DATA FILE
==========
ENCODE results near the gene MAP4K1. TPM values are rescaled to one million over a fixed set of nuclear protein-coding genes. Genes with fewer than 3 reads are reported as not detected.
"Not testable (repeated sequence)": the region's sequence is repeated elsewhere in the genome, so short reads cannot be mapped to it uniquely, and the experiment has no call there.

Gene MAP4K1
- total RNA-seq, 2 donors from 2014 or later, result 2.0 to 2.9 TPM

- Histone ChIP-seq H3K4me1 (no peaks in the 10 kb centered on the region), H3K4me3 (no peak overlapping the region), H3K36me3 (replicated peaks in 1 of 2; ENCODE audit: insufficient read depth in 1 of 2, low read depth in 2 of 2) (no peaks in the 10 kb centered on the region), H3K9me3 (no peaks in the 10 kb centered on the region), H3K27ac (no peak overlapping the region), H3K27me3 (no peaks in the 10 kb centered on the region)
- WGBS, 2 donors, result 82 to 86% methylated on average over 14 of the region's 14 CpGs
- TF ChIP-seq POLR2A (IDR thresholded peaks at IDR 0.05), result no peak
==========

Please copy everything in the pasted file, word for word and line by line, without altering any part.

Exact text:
ENCODE results near the gene MAP4K1. TPM values are rescaled to one million over a fixed set of nuclear protein-coding genes. Genes with fewer than 3 reads are reported as not detected.
"Not testable (repeated sequence)": the region's sequence is repeated elsewhere in the genome, so short reads cannot be mapped to it uniquely, and the experiment has no call there.

Gene MAP4K1
- total RNA-seq, 2 donors from 2014 or later, result 2.0 to 2.9 TPM

- Histone ChIP-seq H3K4me1 (no peaks in the 10 kb centered on the region), H3K4me3 (no peak overlapping the region), H3K36me3 (replicated peaks in 1 of 2; ENCODE audit: insufficient read depth in 1 of 2, low read depth in 2 of 2) (no peaks in the 10 kb centered on the region), H3K9me3 (no peaks in the 10 kb centered on the region), H3K27ac (no peak overlapping the region), H3K27me3 (no peaks in the 10 kb centered on the region)
- WGBS, 2 donors, result 82 to 86% methylated on average over 14 of the region's 14 CpGs
- TF ChIP-seq POLR2A (IDR thresholded peaks at IDR 0.05), result no peak